Bears vs. Broncos Betting Odds & Picks: Will Chicago’s Defense Dominate Denver?
Joe Camporeale-USA TODAY Sports. Pictured: Khalil Mack
Bears at Broncos Betting Odds
- Odds: Bears -2.5
- Total: 40.5
- Time: 4:25 p.m. ET
- TV Channel: FOX
Odds above as of Thursday evening and via PointsBet, where Action Network users can exclusively bet every NFL spread this season at reduced juice (-105).
The Bears managed three points in their season opener, but the defense looked every bit as dominant as it did in 2018.
What should you expect from Chicago in Denver?
Our analysts break down the most important angles of this game, featuring Sean Koerner’s projected odds and a pair of expert picks.
Bears-Broncos Injury Report
Which team is healthier? Bears
Denver will be without starting right tackle Ja’Wuan James (knee), which is not ideal with a solid Bears pass-rush up next.
Other players in question are LB Todd Davis (calf) and FB Andy Janovich (pec). Davis got in limited practices this week but didn’t suit up in Week 1 while Janovich hasn’t practiced this week.
Trey Burton’s (groin) status still appears to be up in the air, even though he’s logged in limited practices.
The biggest potential loss for the Bears could be NT Eddie Goldman (oblique), who missed practice on Thursday after being limited on Wednesday. He was one of the team’s best defenders against the run. — Justin Bailey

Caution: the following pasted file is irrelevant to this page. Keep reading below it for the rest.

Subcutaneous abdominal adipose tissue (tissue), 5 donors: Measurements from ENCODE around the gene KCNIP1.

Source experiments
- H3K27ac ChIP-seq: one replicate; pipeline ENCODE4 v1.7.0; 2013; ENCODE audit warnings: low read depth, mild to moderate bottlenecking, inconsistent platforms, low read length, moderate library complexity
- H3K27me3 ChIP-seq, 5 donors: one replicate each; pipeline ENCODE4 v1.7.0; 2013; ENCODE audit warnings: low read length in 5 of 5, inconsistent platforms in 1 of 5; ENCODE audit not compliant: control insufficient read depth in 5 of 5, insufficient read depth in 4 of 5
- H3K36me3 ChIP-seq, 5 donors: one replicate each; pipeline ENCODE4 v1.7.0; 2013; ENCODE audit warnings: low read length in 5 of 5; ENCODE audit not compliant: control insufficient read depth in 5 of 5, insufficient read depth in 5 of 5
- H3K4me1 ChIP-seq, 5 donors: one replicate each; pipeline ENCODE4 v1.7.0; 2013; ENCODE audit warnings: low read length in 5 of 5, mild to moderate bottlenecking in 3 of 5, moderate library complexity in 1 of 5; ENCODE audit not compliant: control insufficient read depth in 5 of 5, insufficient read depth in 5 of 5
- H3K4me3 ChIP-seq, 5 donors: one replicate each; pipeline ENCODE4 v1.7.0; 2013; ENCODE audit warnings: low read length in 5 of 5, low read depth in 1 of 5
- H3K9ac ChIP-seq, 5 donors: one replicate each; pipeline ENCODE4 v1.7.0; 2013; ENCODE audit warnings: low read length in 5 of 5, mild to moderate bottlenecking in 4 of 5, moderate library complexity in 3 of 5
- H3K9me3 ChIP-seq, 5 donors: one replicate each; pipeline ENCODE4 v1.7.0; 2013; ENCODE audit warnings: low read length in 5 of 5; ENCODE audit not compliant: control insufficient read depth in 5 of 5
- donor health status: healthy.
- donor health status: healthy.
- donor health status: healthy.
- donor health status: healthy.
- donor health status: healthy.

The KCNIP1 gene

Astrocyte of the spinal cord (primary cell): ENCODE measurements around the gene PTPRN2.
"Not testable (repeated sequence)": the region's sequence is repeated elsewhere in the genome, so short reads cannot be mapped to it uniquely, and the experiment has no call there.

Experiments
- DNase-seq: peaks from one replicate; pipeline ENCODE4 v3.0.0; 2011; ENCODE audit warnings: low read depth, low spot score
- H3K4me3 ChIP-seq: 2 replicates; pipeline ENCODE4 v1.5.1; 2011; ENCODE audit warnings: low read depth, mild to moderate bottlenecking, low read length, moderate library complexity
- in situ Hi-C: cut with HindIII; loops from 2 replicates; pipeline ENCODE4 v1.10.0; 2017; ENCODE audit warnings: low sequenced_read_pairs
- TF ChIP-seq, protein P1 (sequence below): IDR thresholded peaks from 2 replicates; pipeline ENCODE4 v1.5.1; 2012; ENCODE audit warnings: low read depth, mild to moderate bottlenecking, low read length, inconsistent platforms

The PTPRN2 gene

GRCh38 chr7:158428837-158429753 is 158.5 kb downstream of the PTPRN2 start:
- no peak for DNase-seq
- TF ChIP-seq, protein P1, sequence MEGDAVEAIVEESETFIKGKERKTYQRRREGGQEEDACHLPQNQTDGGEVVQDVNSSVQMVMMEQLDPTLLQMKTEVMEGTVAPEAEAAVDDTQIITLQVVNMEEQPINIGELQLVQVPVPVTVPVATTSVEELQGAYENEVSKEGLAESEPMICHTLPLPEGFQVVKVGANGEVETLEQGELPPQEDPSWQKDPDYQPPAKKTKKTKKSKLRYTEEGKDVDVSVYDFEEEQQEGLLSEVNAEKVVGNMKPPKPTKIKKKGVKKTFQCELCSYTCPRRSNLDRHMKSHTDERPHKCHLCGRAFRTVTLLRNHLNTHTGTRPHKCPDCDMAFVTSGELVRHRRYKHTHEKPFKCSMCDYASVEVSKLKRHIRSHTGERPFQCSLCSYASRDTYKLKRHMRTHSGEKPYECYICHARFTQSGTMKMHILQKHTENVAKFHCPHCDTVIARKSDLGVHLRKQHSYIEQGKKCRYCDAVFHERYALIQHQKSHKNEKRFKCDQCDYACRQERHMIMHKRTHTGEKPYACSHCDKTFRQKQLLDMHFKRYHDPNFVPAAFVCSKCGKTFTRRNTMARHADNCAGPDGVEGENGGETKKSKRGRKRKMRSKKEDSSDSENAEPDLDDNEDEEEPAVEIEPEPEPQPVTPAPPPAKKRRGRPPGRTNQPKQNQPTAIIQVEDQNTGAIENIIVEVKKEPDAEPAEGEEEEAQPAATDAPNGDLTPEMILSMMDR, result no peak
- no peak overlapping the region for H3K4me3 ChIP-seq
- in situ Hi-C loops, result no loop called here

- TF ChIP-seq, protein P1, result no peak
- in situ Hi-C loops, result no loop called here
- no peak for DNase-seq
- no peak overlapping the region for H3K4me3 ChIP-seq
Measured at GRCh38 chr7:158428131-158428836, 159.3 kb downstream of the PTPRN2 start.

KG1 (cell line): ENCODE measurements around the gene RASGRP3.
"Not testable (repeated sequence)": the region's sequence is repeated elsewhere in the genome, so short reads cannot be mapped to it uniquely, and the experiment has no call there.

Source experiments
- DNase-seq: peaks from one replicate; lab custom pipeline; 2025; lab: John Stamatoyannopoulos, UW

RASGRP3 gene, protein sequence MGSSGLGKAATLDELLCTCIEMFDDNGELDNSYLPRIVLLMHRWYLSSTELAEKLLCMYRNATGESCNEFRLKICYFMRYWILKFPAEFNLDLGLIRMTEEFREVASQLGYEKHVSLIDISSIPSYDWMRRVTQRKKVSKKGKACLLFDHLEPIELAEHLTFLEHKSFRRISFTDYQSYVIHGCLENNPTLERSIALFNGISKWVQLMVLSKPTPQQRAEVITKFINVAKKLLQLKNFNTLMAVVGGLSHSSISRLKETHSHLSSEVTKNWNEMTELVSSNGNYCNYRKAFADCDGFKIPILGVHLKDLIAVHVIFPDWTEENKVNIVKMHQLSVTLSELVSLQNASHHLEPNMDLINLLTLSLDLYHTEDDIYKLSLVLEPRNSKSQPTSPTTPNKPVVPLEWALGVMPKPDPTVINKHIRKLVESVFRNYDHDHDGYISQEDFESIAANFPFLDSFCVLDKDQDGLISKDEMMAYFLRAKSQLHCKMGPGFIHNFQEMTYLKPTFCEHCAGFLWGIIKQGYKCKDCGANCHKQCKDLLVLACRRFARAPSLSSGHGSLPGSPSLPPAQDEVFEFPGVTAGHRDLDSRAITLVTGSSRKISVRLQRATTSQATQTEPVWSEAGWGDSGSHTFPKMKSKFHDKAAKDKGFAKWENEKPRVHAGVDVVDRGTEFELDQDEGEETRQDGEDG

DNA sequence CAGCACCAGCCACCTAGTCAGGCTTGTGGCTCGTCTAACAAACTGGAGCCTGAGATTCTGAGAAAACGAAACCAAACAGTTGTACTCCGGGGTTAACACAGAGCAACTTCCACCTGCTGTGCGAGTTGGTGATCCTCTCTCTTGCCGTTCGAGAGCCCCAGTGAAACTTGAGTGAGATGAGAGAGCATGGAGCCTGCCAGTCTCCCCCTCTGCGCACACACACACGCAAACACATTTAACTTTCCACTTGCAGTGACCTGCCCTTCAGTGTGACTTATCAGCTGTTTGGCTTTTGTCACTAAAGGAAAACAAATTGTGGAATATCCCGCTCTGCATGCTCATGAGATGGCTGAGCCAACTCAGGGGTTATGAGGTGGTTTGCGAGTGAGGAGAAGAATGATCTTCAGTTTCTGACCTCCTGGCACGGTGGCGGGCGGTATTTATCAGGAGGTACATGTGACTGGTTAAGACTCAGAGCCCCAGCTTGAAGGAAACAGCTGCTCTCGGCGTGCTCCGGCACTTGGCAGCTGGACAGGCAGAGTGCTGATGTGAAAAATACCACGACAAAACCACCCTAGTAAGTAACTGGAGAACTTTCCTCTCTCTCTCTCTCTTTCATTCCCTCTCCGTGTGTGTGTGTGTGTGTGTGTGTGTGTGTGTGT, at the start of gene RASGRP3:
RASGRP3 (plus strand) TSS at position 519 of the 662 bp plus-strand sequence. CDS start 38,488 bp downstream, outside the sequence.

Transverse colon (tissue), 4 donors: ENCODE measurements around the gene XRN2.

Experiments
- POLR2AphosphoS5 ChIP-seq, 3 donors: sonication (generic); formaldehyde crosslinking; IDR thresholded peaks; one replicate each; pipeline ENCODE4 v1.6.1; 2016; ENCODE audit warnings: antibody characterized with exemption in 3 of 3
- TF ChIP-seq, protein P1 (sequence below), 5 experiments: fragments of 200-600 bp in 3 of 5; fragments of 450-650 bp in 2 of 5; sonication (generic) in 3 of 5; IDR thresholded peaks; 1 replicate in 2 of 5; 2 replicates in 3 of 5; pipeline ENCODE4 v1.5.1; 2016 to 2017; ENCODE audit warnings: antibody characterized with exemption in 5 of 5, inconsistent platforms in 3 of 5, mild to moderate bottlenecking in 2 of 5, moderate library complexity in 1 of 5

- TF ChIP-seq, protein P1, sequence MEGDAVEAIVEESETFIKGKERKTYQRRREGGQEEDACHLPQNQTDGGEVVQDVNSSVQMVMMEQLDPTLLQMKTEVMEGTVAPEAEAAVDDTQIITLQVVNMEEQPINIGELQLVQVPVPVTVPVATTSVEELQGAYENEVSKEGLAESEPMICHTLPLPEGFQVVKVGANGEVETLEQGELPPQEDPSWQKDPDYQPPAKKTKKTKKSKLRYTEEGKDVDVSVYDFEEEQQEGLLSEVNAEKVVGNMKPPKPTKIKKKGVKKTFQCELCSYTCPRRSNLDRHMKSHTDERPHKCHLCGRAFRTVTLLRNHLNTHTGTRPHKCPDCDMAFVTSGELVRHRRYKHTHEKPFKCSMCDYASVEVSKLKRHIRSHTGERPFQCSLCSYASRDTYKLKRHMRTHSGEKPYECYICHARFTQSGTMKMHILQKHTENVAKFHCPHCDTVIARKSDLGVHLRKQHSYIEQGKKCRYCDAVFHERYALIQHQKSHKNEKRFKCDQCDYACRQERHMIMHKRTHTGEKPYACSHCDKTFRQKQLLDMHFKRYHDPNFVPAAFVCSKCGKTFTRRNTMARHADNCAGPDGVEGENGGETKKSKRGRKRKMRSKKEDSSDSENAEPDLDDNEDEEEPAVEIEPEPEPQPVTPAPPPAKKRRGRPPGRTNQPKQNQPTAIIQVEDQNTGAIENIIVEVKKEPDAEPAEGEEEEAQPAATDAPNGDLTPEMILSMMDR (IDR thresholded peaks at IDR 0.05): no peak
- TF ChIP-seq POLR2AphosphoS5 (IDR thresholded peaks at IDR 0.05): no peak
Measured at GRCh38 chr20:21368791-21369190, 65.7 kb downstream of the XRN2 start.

Note: Info as of Thursday. See our Injury Report for daily practice participation and game statuses up until kickoff.
Sean Koerner’s Projected Odds
- Projected Spread: Bears -0.5
- Projected Total: 39
This is an interesting matchup as both teams performed poorly on national TV in Week 1. It seems that the public is being more forgiving of the Bears’ dud and is willing to side with them as the line is now up to 2.5 and pushing up to the ultimate key number of 3.
If and when this line gets to 3, it will be time to come in on the Broncos.
Another angle for this matchup is the under. We have two very good defenses facing two offenses that looked underwhelming in Week 1.
The total has dropped from 41 to 40.5, and I ultimately think the pressure will push it below 40. Forty and 41 are key numbers for totals, so I’m willing to wait and see if it goes back up to 41 or beyond. But if it stays at 40.5 or drops any further, this will be a pass for me. — Sean Koerner
Bears’ Defensive Front vs. Broncos’ Offensive Line
The Bears proved they still have one of the NFL’s best defenses in their season opener. If you thought otherwise, you’re crazy.
They were always going to have a huge advantage over the Broncos’ O-line in this matchup, but now it’s an even bigger mismatch with news that James will not play on Sunday. The drop-off to backup Elijah Wilkinson is significant.
There’s only so much highly-respected OL coach Mike Munchak can do with this unit in so little time. While I love the hire long-term, Chicago’s endless list of fully capable pass rushers should feast against this subpar line trying to protect a 34-year-old Joe Flacco.